My poems—I should suppose everybody’s poems—are all set to trip the reader head foremost into the boundless. Ever since infancy I have had the habit of leaving my blocks carts chairs and such like ordinaries where people would be pretty sure to fall forward over them in the dark. Forward, you understand, and in the dark.
—Frost to Leonidas W. Payne Jr., November 1, 1927
“The Road Not Taken” has confused audiences literally from the beginning. In the spring of 1915, Robert Frost sent an envelope to English critic Edward Thomas that contained only one item: a draft of “The Road Not Taken,” under the title “Two Roads.” According to Frost biographer Lawrance Thompson, Frost had been inspired to write the poem by Thomas’s habit of regretting whatever path the pair took during their long walks in the countryside—an impulse that Frost equated with the romantic predisposition for “crying over what might have been.” Frost, Thompson writes, believed that his friend “would take the poem as a gentle joke and would protest, ‘Stop teasing me.’”
That wasn’t what occurred. Instead, Thomas sent Frost an admiring note in which it was evident that he had assumed the poem’s speaker was a version of Frost, and that the final line was meant to be read as generations of high school valedictorians have assumed. The sequence of their correspondence on the poem is a miniature version of the confusion “The Road Not Taken” would provoke in millions of subsequent readers:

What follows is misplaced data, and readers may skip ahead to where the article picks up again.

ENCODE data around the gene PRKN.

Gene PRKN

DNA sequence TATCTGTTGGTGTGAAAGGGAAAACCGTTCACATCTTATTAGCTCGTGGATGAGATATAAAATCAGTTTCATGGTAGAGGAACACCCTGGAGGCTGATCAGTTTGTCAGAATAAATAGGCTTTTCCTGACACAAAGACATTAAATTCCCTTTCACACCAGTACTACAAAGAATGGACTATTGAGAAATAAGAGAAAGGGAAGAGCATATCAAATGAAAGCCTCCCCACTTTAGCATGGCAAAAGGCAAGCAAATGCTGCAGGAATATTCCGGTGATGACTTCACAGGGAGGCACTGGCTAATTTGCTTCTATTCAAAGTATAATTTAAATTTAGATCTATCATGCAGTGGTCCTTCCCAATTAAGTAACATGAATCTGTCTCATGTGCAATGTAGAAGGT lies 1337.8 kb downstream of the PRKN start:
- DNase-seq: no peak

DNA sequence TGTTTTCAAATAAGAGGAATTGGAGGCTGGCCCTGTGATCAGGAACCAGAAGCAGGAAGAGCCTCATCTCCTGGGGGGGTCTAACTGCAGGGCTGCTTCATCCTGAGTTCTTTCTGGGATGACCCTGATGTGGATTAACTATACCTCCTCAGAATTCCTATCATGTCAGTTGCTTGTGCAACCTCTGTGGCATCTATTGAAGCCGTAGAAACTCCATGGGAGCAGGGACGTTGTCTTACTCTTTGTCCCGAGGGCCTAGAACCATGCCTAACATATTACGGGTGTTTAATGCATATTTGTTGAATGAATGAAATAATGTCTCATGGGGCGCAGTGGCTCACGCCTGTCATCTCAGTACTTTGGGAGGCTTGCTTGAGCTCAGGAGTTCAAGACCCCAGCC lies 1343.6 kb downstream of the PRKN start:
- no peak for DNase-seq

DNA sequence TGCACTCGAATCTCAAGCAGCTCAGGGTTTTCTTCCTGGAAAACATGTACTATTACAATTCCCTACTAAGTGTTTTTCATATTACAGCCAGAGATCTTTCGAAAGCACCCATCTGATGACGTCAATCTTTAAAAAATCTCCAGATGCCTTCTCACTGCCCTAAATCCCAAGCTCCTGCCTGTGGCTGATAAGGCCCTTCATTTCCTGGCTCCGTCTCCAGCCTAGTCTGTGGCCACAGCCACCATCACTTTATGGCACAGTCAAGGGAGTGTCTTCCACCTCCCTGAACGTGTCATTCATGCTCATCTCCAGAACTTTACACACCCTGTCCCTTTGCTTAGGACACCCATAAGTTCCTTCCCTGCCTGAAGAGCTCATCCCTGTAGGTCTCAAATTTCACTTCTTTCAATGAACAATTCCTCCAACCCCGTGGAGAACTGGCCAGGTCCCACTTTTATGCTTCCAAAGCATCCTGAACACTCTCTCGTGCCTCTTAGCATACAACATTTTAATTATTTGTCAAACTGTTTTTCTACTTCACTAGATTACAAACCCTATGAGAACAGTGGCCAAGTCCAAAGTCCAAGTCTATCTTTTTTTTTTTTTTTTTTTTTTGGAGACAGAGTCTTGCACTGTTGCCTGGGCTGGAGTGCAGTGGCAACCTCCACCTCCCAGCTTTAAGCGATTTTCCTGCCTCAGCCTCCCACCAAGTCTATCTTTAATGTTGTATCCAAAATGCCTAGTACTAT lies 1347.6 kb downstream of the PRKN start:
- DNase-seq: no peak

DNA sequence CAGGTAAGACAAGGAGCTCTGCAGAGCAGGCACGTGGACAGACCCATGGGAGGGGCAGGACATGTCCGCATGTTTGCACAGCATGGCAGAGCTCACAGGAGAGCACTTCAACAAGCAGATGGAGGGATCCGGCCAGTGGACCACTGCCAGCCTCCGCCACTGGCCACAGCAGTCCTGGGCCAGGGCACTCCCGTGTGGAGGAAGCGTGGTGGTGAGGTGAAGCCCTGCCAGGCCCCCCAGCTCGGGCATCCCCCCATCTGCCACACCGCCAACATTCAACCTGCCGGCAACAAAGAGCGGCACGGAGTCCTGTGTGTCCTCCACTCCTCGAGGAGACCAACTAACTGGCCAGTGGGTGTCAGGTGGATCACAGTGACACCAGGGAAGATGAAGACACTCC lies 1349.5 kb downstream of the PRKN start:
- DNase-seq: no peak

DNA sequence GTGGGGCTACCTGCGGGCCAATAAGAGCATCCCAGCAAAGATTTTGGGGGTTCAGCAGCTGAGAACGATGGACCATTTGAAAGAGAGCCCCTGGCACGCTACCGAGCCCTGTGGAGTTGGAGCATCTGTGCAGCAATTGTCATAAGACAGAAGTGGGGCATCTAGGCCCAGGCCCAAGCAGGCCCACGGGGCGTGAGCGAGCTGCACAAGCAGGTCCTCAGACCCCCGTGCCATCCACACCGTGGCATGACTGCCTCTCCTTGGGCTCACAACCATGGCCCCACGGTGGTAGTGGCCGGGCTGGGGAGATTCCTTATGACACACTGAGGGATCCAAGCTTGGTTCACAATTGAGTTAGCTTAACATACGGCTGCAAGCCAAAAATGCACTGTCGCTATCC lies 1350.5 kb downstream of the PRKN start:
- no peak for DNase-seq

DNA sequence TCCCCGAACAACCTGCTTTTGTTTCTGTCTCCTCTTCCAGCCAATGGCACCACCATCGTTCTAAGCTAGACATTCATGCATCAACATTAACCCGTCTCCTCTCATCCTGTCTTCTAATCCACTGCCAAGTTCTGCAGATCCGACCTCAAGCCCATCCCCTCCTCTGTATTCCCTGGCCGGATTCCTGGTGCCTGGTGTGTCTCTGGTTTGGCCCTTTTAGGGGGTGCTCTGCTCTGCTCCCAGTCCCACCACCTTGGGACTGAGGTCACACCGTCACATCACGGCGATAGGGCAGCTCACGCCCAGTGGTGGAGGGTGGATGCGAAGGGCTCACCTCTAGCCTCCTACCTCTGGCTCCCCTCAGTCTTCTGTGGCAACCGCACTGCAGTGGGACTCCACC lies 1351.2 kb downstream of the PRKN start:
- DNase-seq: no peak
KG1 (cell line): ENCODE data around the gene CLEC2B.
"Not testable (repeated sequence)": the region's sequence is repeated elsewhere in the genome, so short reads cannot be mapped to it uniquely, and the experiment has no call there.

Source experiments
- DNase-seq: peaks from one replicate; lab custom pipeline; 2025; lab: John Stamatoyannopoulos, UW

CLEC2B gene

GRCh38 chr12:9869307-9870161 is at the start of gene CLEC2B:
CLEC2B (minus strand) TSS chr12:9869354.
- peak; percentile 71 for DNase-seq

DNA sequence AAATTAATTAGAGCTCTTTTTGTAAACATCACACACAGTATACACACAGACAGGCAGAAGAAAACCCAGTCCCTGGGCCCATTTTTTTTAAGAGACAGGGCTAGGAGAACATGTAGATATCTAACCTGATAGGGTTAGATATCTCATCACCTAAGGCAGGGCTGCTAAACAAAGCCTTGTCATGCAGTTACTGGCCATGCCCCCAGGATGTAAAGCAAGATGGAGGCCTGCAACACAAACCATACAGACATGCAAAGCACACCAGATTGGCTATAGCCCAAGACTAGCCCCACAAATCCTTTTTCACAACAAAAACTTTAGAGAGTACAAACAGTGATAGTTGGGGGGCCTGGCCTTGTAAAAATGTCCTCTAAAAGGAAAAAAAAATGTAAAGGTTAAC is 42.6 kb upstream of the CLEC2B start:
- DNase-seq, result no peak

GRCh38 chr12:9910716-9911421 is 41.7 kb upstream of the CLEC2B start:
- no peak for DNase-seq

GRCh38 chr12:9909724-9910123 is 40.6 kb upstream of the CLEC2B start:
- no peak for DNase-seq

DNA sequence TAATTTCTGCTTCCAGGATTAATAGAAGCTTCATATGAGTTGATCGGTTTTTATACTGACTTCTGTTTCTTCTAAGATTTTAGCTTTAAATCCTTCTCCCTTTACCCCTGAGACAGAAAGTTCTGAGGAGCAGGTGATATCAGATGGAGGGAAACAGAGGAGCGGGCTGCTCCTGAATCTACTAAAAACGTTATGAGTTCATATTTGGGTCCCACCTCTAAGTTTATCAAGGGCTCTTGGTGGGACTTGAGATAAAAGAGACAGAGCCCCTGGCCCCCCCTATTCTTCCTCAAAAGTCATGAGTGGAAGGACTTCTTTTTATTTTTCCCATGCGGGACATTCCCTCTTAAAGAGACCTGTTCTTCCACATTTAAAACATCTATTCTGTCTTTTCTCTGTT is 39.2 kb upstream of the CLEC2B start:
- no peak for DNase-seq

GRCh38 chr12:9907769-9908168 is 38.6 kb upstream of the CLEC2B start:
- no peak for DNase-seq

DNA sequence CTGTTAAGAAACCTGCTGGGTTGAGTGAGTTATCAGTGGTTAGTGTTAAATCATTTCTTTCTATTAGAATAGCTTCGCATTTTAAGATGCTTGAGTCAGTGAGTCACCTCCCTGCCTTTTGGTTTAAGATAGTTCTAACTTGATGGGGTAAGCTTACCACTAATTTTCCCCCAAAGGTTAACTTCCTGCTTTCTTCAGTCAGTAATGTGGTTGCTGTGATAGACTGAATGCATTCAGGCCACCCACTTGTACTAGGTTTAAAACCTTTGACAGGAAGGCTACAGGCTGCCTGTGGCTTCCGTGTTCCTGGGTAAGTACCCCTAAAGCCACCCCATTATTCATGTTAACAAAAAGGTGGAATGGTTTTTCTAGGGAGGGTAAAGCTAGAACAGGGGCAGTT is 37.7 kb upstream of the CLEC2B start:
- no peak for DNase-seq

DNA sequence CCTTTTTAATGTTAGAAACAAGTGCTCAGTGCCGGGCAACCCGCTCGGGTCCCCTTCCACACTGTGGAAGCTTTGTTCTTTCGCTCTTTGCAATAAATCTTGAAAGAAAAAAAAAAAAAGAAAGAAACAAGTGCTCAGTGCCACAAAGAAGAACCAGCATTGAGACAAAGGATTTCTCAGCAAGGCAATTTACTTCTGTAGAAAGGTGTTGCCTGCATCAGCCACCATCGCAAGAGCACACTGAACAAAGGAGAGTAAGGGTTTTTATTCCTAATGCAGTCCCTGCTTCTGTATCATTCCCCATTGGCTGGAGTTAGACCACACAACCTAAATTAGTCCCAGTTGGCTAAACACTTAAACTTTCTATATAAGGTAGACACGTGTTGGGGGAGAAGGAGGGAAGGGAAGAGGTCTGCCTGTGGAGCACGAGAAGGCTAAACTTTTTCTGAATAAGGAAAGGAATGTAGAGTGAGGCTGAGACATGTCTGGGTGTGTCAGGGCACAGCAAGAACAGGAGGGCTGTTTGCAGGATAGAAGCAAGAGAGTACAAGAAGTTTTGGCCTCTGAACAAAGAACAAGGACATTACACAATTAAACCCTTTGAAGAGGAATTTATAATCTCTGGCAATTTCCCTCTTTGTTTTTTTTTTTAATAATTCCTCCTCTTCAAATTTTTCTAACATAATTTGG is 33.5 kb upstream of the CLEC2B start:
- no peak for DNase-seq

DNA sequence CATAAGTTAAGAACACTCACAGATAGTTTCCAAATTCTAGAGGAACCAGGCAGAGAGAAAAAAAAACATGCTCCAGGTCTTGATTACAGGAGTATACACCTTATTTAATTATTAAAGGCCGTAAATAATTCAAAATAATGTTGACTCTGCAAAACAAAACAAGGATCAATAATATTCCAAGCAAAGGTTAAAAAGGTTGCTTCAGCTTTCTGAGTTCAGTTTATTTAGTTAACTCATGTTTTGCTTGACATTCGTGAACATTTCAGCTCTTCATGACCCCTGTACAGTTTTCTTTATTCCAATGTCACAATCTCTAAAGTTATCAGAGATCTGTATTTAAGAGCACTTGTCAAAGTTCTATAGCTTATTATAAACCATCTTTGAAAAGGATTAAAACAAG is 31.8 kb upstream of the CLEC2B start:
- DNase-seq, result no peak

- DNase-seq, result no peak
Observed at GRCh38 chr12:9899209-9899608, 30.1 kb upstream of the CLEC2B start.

(1) Frost sends the poem to Thomas, with no clarifying text, in March or April of 1915.
(2) Thomas responds shortly thereafter in a letter now evidently lost but referred to in later correspondence, calling the poem “staggering” but missing Frost’s intention.
(3) Frost responds in a letter (the date is unclear) to ask Thomas for further comment on the poem, hoping to hear that Thomas understood that I was at least in part addressing his own behavior.
(4) Thomas responds in a letter dated June 13, 1915, explaining that “the simple words and unemphatic rhythms were not such as I was accustomed to expect great things, things I like, from. It staggered me to think that perhaps I had always missed what made poetry poetry.” It’s still clear that Thomas doesn’t quite understand the poem’s stance or Frost’s “joke” at his expense.
(5) Frost writes back on June 26, 1915: “Methinkest thou strikest too hard in so small a matter. A tap would have settled my poem. I wonder if it was because you were trying too much out of regard for me that you failed to see that the sigh [in line 16] was a mock sigh, hypo-critical for the fun of the thing. I don’t suppose I was ever sorry for anything I ever did except by assumption to see how it would feel.”
(6) Thomas responds on July 11, 1915: “You have got me again over the Path not taken & no mistake…I doubt if you can get anyone to see the fun of the thing without showing them and advising them what kind of laugh they are to turn on.”